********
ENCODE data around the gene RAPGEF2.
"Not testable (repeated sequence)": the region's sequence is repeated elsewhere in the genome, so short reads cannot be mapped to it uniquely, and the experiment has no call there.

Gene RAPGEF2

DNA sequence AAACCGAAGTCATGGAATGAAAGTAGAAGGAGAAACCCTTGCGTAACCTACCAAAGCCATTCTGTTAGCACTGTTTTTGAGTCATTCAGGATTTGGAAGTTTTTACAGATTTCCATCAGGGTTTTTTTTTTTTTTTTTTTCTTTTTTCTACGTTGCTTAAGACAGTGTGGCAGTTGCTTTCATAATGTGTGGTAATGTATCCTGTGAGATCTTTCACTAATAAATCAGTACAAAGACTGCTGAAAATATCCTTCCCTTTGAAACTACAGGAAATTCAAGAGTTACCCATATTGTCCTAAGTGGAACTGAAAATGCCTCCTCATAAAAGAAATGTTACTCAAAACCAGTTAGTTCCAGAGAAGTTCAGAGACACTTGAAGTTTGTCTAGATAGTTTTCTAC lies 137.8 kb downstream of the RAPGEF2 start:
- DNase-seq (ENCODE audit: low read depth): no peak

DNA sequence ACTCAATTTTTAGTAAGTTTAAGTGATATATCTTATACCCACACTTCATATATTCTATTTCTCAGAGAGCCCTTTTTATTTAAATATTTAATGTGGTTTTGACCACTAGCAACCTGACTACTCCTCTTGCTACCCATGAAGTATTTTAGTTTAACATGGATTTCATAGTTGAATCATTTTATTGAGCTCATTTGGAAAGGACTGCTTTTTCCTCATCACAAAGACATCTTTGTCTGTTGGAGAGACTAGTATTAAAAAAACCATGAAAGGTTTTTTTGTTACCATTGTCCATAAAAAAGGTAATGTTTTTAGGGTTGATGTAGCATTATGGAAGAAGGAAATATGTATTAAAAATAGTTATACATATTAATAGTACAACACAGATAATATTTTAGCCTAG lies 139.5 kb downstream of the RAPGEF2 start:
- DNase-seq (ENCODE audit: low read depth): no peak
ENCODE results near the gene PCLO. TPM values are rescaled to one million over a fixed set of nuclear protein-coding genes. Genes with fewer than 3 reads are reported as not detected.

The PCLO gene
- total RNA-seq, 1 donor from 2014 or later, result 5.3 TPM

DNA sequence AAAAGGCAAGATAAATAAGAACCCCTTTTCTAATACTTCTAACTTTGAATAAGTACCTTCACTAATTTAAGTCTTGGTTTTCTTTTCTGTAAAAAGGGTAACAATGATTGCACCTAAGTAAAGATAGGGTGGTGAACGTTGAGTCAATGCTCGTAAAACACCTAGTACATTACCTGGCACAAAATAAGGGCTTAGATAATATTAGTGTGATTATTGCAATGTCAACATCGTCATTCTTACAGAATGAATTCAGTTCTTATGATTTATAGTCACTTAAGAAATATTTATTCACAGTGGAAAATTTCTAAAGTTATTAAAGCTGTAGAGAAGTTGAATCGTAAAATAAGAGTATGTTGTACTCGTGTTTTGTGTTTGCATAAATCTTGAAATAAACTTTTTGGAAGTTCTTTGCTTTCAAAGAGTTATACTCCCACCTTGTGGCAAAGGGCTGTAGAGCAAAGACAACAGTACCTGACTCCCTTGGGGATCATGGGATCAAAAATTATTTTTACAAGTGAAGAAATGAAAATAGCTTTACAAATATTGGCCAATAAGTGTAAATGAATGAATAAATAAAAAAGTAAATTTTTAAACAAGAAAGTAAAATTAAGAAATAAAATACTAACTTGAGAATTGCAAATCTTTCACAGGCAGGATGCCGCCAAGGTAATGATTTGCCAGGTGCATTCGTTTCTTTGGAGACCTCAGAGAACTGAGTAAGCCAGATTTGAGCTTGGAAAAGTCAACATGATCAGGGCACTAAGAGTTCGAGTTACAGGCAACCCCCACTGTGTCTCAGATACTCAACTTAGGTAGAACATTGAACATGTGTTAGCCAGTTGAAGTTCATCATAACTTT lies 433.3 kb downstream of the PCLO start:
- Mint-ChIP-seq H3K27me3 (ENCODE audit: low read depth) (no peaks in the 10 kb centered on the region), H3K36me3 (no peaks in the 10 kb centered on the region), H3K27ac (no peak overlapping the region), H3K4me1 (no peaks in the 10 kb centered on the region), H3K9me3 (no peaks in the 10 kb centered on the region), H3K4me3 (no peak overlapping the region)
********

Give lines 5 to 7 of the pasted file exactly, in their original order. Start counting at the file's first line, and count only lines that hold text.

- DNase-seq (ENCODE audit: low read depth): no peak

DNA sequence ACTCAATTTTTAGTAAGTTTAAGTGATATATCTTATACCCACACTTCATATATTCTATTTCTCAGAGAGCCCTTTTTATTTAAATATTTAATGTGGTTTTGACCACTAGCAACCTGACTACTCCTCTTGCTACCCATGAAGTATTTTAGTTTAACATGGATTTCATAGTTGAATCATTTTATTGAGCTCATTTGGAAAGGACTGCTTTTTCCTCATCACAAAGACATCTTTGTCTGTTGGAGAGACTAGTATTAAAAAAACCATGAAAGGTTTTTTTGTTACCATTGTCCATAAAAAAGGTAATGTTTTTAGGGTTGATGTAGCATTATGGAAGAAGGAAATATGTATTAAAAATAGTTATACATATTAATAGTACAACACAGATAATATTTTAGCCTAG lies 139.5 kb downstream of the RAPGEF2 start:
- DNase-seq (ENCODE audit: low read depth): no peak